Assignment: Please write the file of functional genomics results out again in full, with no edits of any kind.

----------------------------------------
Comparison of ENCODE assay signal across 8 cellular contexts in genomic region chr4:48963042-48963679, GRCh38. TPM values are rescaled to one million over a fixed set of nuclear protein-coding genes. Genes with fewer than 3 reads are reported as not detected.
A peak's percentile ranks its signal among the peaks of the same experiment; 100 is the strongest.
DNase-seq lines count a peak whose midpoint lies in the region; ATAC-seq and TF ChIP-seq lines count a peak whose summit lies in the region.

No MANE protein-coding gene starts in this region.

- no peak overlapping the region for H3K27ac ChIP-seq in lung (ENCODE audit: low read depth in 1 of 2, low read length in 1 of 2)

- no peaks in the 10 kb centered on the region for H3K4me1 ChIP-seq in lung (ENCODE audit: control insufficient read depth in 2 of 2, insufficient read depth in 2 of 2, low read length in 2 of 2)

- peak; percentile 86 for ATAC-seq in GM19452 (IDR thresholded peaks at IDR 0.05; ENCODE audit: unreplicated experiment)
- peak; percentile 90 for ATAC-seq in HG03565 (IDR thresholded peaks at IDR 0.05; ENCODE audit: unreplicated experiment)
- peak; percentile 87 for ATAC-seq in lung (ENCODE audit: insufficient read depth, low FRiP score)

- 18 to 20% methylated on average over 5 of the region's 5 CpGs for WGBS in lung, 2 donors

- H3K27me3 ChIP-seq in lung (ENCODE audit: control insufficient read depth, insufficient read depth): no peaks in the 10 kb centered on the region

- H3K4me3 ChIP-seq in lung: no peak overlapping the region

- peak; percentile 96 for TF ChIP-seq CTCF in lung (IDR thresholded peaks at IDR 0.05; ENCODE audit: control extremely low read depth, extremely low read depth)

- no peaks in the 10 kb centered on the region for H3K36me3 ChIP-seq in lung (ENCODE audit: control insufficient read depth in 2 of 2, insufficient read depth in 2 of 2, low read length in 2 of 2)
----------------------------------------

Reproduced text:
Comparison of ENCODE assay signal across 8 cellular contexts in genomic region chr4:48963042-48963679, GRCh38. TPM values are rescaled to one million over a fixed set of nuclear protein-coding genes. Genes with fewer than 3 reads are reported as not detected.
A peak's percentile ranks its signal among the peaks of the same experiment; 100 is the strongest.
DNase-seq lines count a peak whose midpoint lies in the region; ATAC-seq and TF ChIP-seq lines count a peak whose summit lies in the region.

No MANE protein-coding gene starts in this region.

- no peak overlapping the region for H3K27ac ChIP-seq in lung (ENCODE audit: low read depth in 1 of 2, low read length in 1 of 2)

- no peaks in the 10 kb centered on the region for H3K4me1 ChIP-seq in lung (ENCODE audit: control insufficient read depth in 2 of 2, insufficient read depth in 2 of 2, low read length in 2 of 2)

- peak; percentile 86 for ATAC-seq in GM19452 (IDR thresholded peaks at IDR 0.05; ENCODE audit: unreplicated experiment)
- peak; percentile 90 for ATAC-seq in HG03565 (IDR thresholded peaks at IDR 0.05; ENCODE audit: unreplicated experiment)
- peak; percentile 87 for ATAC-seq in lung (ENCODE audit: insufficient read depth, low FRiP score)

- 18 to 20% methylated on average over 5 of the region's 5 CpGs for WGBS in lung, 2 donors

- H3K27me3 ChIP-seq in lung (ENCODE audit: control insufficient read depth, insufficient read depth): no peaks in the 10 kb centered on the region

- H3K4me3 ChIP-seq in lung: no peak overlapping the region

- peak; percentile 96 for TF ChIP-seq CTCF in lung (IDR thresholded peaks at IDR 0.05; ENCODE audit: control extremely low read depth, extremely low read depth)

- no peaks in the 10 kb centered on the region for H3K36me3 ChIP-seq in lung (ENCODE audit: control insufficient read depth in 2 of 2, insufficient read depth in 2 of 2, low read length in 2 of 2)